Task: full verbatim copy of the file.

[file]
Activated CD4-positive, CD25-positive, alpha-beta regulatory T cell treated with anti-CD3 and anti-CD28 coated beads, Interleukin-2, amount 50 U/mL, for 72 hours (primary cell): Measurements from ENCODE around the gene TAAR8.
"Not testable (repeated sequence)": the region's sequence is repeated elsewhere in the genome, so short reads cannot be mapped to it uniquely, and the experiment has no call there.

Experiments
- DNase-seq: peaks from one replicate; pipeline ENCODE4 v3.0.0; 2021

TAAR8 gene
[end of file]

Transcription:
Activated CD4-positive, CD25-positive, alpha-beta regulatory T cell treated with anti-CD3 and anti-CD28 coated beads, Interleukin-2, amount 50 U/mL, for 72 hours (primary cell): Measurements from ENCODE around the gene TAAR8.
"Not testable (repeated sequence)": the region's sequence is repeated elsewhere in the genome, so short reads cannot be mapped to it uniquely, and the experiment has no call there.

Experiments
- DNase-seq: peaks from one replicate; pipeline ENCODE4 v3.0.0; 2021

TAAR8 gene